Well, the two got most of what they asked for. They bid eagerly in December to make sure their companies had multiple drilling sites in Area 181. But in January, Anadarko suffered its own bit of Enronitis. When accountants used the wrong figures to calculate the worth of some of the company's U.S. energy properties, Anadarko had to restate its third-quarter results by writing off more than $1-billion.

3. Kerr-McGee Oil & Gas, with 16 bids worth $34.7-million, has focused on the Gulf of Mexico since 1947, when the company made the world's first commercial oil well that was out of sight of land. Now the Oklahoma City company holds interest in more than 500 leases in the Gulf. More than 300 are in deep water.

4. Marathon Oil (of Houston, yet again), which offered 14 high bids valued at $28.3-million, has some competitive ground to make up. The company recently spun off U.S. Steel, returning Marathon to a pure oil and gas business. But Marathon lost more than $1-billion in the fourth quarter of 2001. And analysts complain that Marathon has not disclosed enough details about its oil and gas production forecasts. In January, and again last week, Marathon said it had failed to find oil or gas at three separate exploratory Gulf sites. (None of them is in Area 181.)

5. Amerada Hess of New York, after winning eight high bids worth $6.8-million, said in December that it would take up to $75-million in charges to cover several unusual items: its exposure to the Enron bankruptcy, and severance expenses that are part of a cost-reduction plan. Another possible curve ball: industry rumors that Amerada Hess could be a takeover target of French oil company Total Fina Elf.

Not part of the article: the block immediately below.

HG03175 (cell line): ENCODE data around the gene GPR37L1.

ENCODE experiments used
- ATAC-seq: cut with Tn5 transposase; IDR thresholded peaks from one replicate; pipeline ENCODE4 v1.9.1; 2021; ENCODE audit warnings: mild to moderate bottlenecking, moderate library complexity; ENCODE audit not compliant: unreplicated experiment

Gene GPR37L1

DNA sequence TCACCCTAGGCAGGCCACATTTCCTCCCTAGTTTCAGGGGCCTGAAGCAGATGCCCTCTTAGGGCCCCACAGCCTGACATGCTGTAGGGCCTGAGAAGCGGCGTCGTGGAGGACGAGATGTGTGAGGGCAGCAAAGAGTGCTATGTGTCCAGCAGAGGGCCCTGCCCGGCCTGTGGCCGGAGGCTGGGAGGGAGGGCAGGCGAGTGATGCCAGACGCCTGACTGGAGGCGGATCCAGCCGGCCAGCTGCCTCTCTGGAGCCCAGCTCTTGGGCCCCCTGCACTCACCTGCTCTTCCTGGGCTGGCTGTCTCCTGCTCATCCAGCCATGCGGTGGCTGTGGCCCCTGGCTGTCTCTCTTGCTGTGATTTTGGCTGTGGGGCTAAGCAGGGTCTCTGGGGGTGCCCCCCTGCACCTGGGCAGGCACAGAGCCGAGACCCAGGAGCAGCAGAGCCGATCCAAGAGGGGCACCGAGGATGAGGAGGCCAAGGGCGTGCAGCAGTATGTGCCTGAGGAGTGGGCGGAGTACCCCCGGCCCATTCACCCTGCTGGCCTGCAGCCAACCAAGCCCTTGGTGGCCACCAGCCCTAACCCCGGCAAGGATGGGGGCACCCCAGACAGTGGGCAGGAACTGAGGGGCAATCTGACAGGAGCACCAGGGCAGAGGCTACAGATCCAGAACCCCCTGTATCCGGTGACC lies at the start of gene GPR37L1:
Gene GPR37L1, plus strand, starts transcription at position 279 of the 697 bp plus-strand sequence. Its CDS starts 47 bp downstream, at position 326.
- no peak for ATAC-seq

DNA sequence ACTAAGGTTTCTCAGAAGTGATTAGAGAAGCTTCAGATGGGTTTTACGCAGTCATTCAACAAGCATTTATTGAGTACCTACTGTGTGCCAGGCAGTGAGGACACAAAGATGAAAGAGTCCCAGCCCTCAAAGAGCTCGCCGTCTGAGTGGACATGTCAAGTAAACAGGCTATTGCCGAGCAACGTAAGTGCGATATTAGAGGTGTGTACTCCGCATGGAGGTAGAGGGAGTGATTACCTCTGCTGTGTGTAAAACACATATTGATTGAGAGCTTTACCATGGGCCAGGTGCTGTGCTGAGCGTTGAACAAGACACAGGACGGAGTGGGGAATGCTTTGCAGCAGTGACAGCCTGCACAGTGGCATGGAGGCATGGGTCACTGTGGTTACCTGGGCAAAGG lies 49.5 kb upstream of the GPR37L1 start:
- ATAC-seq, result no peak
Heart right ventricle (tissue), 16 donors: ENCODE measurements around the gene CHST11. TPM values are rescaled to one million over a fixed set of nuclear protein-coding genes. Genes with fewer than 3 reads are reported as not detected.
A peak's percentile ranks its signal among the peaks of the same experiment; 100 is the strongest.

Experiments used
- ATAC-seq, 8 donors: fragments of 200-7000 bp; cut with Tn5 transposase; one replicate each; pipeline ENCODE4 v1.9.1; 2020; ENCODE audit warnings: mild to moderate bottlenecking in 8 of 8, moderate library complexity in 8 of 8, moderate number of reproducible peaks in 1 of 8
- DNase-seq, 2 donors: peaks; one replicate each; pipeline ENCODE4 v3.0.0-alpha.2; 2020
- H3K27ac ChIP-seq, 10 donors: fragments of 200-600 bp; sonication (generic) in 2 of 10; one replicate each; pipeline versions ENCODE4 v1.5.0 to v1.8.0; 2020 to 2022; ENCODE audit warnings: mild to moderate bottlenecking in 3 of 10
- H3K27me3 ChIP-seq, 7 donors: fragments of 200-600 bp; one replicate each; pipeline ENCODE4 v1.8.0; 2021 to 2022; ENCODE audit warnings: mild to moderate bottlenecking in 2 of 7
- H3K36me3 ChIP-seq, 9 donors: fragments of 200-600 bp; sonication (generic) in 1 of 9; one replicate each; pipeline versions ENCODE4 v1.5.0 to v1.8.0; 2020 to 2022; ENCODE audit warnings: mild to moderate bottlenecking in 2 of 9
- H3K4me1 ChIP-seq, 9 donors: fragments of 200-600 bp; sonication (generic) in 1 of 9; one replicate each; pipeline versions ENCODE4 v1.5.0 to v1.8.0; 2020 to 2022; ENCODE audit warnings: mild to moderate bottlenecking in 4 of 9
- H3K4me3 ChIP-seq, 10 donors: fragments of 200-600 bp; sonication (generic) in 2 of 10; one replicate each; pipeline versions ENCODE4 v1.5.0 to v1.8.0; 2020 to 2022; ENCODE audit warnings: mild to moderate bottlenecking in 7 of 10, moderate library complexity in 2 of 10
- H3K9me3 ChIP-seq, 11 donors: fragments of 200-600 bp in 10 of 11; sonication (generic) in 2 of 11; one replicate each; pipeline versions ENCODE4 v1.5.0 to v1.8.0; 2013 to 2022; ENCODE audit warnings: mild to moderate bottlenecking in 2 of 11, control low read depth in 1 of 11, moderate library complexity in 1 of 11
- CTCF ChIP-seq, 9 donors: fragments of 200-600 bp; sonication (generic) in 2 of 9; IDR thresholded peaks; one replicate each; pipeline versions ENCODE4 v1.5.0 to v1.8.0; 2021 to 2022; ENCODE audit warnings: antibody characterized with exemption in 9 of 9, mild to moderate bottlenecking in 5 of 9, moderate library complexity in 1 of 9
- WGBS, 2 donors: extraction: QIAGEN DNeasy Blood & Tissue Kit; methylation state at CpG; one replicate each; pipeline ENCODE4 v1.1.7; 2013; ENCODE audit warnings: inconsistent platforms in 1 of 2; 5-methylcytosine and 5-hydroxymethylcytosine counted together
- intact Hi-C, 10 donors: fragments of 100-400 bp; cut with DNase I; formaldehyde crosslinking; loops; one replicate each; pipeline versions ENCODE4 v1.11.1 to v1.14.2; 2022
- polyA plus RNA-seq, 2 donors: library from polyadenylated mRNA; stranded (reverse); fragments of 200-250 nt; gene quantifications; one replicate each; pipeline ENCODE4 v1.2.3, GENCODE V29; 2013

Are more lease sales in the Gulf ahead? None is scheduled, but there are some ominous signs.

Bush and Cheney are starting to build up serious steam for their new energy policy plan that strongly emphasizes increased domestic production of oil and gas.

The threat of terrorism and a destabilizing Middle East only increase the national call to become less dependent on foreign oil.

Pro-environment groups are more focused on protecting the clearly defined Arctic National Wildlife Refuge from energy exploration than on preserving portions of the Gulf near Florida. With drilling already prominent off the shores of Texas, Louisiana, Mississippi and Alabama, Florida over time could look like a prima donna for holding out.

Why, pro-drillers might ask in the future, should all these other Gulf states pitch in to find more oil and gas, but not Florida?

Even in the NIMBY (Not In My Back Yard) wars, Florida may be outclassed by California. Last month, federal legislation was proposed that would permanently halt new oil and natural gas drilling off California's coastline.

How? By a deal to swap 40 undeveloped offshore California tracts for drilling on similar blocks in the western and central Gulf of Mexico.

As energy companies find existing Gulf sites more competitive, the eastern Gulf grows ever more attractive.

To slow the approach, environmental and tourism groups are combining forces to stall actual drilling in Area 181.

Drilling opponents say they will tie up required permits in administrative hearings on oil company safety practices and environmental records. They also plan to sue the 17 oil companies involved under the Endangered Species Act, arguing that sperm whales in the Gulf would be threatened.

Good luck. In the never-ending energy consumption-conservation wars, consumption currently has the upper hand.

Start getting to know your new neighbors.

-- Robert Trigaux can be reached at trigaux@sptimes.com or (727) 893-8405.